Sen. Barack Obama's presidential campaign has stirred great discontent within the LGBT community by giving a forum to an award-winning gospel singer and minister known for his antigay rhetoric. The series of gaffes has continued to echo within that community, though the mainstream press has been slow to report or understand its significance.
The growing firestorm kicked off Oct. 20 when Earl Ofari Hutchinson wrote online in The Huffington Post, 'Barack Obama ripped a page straight from the Bush campaign playbook with his announced upcoming three date barnstorm tour through South Carolina with notorious gay basher, gospel singer Donnie McClurkin.
'McClurkin [ is ] black, he's popular, and gospel plays big with blacks in South Carolina, especially among evangelical, and many of them openly and even more of the quietly loathe gays.'
The candidate and the singer reportedly met at a September fundraiser for Obama hosted by Oprah Winfrey at her California mansion.
H. Alexander Robinson, CEO of the National Black Justice Coalition ( NBJC ) , said on October 23, 'For Sen. Obama to align himself with publicly antigay individuals is both hurtful and disappointing. Rev. Donnie McClurkin once stated that he was at 'war' with the LGBT community, stating, 'The gloves are off and if there's going to be a war, there's going to be a war…I'm not in the mood to play with those who are trying to kill our children.''
The coalition was one of many groups within the gay community who called upon Obama to distance themselves from the antigay rhetoric.
The campaign issued a statement from Obama saying, 'I strongly believe that African Americans and the LGBT community must stand together in the fight for equal rights. And so I strongly disagree with Rev. McClurkin's views and will continue to fight for these rights as President of the United States to ensure that America is a country that spreads tolerance instead of division.' The singer remained on the program.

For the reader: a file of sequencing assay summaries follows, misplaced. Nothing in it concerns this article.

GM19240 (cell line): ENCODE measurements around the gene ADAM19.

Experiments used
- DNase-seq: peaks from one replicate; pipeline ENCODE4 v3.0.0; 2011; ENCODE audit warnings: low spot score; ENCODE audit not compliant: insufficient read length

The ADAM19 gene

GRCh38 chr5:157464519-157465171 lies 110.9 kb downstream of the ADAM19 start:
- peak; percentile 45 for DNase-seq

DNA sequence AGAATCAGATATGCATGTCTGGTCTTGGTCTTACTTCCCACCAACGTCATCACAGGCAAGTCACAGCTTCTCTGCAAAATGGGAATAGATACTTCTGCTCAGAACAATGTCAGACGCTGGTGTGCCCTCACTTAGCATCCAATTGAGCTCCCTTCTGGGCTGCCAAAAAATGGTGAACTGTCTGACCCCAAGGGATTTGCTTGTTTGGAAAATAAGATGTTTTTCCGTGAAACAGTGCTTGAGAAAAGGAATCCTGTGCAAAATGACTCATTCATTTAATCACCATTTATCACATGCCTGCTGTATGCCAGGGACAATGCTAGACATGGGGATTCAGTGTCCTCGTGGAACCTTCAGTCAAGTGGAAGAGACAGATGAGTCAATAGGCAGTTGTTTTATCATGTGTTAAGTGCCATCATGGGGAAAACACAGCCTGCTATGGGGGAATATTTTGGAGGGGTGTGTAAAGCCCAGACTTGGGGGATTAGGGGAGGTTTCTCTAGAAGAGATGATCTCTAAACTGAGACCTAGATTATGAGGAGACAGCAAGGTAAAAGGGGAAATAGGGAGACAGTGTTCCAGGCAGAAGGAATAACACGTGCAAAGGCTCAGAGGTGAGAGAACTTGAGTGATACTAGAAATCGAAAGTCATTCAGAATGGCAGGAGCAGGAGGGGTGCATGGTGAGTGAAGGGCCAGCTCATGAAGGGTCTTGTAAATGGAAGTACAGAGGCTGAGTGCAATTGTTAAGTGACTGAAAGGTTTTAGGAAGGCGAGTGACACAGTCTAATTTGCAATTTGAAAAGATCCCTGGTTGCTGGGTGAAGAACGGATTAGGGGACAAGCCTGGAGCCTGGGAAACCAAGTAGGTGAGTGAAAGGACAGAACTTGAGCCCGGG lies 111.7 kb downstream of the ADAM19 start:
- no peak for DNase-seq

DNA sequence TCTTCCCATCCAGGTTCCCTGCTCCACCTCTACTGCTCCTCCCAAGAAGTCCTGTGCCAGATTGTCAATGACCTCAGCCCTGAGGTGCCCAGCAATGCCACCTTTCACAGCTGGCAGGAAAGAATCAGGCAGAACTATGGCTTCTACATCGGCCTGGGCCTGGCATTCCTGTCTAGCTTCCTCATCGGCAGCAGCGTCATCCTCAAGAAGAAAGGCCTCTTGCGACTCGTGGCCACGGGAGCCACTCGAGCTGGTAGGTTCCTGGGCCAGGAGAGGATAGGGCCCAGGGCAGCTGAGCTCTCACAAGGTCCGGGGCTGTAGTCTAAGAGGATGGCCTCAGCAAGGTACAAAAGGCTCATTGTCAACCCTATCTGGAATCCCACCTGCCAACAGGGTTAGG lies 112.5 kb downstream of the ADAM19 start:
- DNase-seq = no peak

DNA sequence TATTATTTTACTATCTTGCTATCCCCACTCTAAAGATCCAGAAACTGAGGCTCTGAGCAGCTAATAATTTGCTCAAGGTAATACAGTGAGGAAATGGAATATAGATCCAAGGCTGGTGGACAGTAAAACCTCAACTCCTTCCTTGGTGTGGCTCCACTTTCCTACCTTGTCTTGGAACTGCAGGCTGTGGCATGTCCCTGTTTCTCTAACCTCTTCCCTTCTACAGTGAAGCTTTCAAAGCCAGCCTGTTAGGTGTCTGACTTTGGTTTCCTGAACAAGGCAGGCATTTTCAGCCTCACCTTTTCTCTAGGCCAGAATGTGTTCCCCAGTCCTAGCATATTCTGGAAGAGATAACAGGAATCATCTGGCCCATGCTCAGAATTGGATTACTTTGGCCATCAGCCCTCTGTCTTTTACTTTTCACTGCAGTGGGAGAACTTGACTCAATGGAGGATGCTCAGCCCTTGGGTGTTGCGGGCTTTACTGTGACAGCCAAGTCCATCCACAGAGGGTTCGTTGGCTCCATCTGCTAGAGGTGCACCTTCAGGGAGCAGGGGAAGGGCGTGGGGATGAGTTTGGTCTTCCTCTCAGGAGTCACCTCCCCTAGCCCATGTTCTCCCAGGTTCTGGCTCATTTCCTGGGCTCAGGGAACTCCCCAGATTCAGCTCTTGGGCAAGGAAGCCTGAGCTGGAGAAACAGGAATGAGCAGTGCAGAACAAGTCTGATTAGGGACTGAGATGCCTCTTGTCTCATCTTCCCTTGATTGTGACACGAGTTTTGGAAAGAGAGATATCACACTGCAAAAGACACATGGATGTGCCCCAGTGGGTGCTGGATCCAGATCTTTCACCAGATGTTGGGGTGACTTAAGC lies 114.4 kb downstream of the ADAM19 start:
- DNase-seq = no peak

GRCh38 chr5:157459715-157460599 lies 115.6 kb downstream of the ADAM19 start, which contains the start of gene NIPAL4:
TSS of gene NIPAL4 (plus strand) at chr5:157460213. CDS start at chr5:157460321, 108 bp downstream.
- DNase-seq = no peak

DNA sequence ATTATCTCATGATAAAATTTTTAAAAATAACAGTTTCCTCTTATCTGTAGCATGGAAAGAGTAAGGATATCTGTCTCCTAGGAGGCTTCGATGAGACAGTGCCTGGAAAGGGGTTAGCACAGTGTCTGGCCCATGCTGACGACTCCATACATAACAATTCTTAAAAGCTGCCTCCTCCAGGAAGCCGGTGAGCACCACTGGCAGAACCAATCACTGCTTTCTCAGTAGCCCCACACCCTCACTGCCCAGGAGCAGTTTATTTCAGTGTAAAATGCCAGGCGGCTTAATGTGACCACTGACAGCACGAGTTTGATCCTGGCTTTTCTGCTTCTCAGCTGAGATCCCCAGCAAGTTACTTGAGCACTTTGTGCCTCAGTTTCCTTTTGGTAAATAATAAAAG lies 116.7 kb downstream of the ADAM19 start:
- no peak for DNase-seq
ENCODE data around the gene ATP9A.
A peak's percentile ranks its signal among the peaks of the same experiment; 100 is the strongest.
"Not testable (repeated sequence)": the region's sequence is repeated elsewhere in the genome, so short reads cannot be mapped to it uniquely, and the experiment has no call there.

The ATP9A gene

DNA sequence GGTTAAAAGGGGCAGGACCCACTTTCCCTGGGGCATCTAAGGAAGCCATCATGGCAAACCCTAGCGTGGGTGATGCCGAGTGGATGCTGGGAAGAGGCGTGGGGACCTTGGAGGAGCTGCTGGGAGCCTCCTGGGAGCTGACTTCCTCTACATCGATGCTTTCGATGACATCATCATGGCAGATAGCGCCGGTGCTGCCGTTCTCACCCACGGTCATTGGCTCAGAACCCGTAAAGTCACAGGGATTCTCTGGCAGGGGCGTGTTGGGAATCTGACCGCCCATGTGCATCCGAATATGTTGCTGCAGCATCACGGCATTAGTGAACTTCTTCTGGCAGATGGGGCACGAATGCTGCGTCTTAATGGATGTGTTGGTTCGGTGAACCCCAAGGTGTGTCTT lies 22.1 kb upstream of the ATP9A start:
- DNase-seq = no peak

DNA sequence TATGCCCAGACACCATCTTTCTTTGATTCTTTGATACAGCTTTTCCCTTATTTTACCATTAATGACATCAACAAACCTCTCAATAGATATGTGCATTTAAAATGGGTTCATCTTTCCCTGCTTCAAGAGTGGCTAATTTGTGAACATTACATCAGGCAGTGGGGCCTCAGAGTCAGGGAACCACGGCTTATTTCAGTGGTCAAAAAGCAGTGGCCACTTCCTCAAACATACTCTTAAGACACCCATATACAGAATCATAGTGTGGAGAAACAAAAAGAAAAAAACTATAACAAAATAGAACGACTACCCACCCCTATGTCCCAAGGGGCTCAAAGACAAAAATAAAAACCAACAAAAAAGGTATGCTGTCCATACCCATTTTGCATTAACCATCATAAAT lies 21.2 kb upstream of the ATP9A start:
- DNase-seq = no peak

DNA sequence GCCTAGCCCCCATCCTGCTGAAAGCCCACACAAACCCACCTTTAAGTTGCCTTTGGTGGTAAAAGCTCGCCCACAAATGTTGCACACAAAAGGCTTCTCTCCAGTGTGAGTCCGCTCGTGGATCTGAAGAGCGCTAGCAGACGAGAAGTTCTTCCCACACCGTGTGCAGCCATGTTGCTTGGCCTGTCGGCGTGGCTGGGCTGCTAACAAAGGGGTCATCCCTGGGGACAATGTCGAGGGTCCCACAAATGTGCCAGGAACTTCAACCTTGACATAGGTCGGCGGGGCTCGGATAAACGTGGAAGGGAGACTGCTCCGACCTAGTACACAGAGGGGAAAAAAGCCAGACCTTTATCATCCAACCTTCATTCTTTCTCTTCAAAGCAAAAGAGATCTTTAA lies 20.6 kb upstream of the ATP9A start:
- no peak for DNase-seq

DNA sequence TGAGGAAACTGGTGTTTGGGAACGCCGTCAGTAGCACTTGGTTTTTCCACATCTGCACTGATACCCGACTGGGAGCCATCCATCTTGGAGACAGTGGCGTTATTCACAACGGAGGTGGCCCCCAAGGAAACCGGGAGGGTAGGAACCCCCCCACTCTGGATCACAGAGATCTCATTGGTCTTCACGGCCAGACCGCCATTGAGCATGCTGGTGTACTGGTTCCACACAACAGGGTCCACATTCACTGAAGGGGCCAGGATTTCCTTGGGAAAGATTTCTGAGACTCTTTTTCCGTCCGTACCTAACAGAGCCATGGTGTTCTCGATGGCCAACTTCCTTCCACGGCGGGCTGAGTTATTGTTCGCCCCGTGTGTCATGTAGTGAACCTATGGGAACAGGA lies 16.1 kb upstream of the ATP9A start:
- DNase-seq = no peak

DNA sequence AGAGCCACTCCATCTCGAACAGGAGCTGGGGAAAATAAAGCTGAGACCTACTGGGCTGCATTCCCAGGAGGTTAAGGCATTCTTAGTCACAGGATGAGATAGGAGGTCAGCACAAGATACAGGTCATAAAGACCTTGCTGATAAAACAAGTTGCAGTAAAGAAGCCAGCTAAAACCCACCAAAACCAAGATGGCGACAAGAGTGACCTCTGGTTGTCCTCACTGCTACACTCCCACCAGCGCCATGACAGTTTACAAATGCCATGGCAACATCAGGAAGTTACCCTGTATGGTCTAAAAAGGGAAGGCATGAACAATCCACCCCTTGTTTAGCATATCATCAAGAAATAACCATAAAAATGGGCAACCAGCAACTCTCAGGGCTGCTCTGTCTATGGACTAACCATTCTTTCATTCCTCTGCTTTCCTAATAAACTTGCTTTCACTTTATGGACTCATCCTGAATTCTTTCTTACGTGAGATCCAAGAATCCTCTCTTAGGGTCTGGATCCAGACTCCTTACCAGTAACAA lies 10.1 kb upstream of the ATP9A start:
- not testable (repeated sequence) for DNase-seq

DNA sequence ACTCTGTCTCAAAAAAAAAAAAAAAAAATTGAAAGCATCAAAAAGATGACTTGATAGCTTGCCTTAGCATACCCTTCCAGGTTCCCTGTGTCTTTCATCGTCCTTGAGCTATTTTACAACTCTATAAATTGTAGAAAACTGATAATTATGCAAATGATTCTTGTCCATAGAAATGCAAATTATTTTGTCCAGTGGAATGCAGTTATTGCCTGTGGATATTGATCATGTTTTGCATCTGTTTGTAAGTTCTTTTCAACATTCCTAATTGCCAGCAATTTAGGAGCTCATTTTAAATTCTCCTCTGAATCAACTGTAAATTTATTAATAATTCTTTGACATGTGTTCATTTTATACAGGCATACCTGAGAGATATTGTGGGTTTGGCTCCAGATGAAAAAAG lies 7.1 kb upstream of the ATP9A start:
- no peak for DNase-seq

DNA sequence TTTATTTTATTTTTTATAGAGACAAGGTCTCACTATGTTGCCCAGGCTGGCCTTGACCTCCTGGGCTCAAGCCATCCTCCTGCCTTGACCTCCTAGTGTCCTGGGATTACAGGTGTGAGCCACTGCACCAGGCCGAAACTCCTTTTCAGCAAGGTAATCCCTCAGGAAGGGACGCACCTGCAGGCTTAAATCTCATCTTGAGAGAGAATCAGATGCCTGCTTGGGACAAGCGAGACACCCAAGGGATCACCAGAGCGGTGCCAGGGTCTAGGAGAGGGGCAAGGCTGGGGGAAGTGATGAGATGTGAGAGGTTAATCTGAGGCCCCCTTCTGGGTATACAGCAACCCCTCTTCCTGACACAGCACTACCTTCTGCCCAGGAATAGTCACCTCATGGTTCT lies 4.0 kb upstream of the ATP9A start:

The campaign posted the statement on the GLBT segment of the website, but not among the general news releases.
The response prompted blogger John Aravosis to write on Americablog.com, 'That's nice Senator. You strongly disagree with the bigot who thinks I need to be cured, and who has declared 'war' on me and my people, but you're going to put the guy on stage with you anyway in order to make a few bucks. Nice. I wonder what Obama would say if Hillary invited [ Nazi/racist ] David Duke to speak at an event but then said, not to worry, she really loves black people—kisses!'
The Human Rights Campaign was more diplomatic, but not mollified. It expressed appreciation of the gesture by the campaign, but also disappointment that it had not done more. President Joe Solmonese said, 'There is no gospel in Donnie McClurkin's message for gay [ s ] . That's a message that certainly doesn't belong on any presidential candidate's stage.'
The Obama campaign belatedly tried to 'balance' the situation by adding an openly gay minister to the program. Rev. Andy Sidden is pastor of Garden of Grace United Church of Christ, in Columbia, S.C. It is a former parish of the Metropolitan Community Church. The campaign rejected possible black ministers suggested by the NCBJ.